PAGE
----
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San Francisco-based social media platform Twitter is keen to promote Bitcoin, the first ever crypto currency that was introduced globally for making payments in instances like users hosting an audio chat room, and content creators. While this move is eyed positively in global circles for facilitating the sending and receiving of digital payments, governments across the world, including that of India have expressed concern about the possible misuse and resultant frauds that it can precipitate.

On the face of it, the move will facilitate cheaper and faster means of making payments with increased participation from groups of global users. However, this also requires the participants to make significant investments before adopting the payment channel. Besides, the government in consultation with the Central Banker (RBI in case of our country) will have to come out with clear and transparent policy choices to ensure a smooth flow into the digital era. The government’s top priority in arriving at a decision to promote this form of digital money transfer is to come out clearly on the roles played by the private and public sectors to facilitate a smooth transition that will enable appropriate regulations.

Doubtless, there are benefits arising out of using this payment mode, namely its being secure, easy to access and cheap to transact. The government however, will need to adequately address the risks and costs that might far outstrip the benefits this payment mode facilitates. Talking about risks involved in use of such crypto assets or currencies, our focus point will be how Bitcoin fared in the recent past. In April 2021, Bitcoin value peaked at USD 65,000. Within a span of two months the value steeply dipped to less than half of its peak value. In short, there is a high amount of volatility that one has to cope with when using this digital medium.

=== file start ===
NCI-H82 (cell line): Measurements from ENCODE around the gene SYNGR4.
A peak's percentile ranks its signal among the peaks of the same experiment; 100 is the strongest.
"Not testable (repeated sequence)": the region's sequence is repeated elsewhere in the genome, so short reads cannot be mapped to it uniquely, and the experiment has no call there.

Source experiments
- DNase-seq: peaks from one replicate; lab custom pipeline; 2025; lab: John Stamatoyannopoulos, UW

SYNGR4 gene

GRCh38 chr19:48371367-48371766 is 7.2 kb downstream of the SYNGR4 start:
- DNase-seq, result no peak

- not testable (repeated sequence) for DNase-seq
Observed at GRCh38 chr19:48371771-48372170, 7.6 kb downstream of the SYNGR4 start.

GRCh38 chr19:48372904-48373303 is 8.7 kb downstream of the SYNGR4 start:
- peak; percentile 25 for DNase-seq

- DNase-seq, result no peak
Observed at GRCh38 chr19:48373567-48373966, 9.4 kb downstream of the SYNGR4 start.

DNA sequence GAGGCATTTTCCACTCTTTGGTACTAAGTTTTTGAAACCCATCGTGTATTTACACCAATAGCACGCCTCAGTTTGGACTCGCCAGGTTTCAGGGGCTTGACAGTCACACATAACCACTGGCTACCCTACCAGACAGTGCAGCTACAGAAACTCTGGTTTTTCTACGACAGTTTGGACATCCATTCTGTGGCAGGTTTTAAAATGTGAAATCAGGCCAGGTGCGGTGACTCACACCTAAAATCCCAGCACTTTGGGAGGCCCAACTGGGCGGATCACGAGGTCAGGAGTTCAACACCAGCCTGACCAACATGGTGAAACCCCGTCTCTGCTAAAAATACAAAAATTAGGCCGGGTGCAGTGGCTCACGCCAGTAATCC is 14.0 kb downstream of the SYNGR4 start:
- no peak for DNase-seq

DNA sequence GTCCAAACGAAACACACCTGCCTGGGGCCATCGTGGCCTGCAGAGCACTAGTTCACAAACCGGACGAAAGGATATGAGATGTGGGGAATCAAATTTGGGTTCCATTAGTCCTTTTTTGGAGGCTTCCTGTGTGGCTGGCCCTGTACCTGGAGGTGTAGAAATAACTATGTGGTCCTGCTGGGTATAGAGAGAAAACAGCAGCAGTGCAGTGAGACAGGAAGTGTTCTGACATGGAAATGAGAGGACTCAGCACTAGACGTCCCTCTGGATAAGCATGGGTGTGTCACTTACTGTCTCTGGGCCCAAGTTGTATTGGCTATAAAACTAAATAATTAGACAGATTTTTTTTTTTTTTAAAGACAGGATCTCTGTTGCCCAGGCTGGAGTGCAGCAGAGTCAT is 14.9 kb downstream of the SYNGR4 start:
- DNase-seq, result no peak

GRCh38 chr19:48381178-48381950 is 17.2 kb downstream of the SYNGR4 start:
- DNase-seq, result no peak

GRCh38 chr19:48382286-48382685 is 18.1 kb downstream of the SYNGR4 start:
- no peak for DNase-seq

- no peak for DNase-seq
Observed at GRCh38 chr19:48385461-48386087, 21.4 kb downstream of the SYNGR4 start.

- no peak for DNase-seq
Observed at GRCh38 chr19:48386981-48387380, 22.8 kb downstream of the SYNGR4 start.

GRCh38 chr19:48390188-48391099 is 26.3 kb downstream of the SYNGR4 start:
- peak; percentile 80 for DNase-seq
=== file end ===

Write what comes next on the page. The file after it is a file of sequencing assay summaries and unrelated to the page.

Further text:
Despite this high volatility risk factor, players in the global markets would prefer this mode of digital transaction to remain anonymous. This again is a signal to respective governments for eying and preventing money laundering rackets that run globally. The favourable part however, is that it’s handy for those investors who intend to diversify their portfolios that help hedge against future risks. Even here, as the markets play out themselves, there is ample scope for being faced with a massive loss situation. On the global map however, as Twitter seems keen on promoting this crypto asset, Bitcoin is still a fringe payment element. However, there are many Central Bankers including India’s Reserve Bank of India (RBI) that are toying with the idea of issuing digital currencies, meaning the fringe perception of Bitcoins and similar digital platforms might get changed.

Twitter’s announcement for supporting the use of this digital payment mode also envisages the launch of a creator fund that will provide financial, technical and marketing support to frequent users who host audio programs on its Spaces. This move is expected not only to enhance Twitter’s business volumes but also help it compete favourably with other social media platforms.

For the Indian government the issue it faces on top of the chart will be that of financial integrity. The government needs to ensure that it has a robust method of implementing anti-money laundering laws in cyberspace besides ensuring that the digital platform does not fall prey in the hands of terror funding. In addition, with Bitcoins becoming rife in usage, plugging of tax evasion will become all the more difficult from the administrative point of view. As of now, Indian investors are more at home relying on the US dollar or the Euro as reserve currency rather than taking a plunge into the crypto asset platforms.

To sum up, there needs to be an element of balance between the use of crypto assets like Bitcoin and hard cash or actual currency notes. It’s more so in the case of India, as a very high percentage of business houses hail from the informal sector or grey markets, making it difficult for small players besides those in the MSME sector to become a part of such digital payment modes that entail a high amount of risk.

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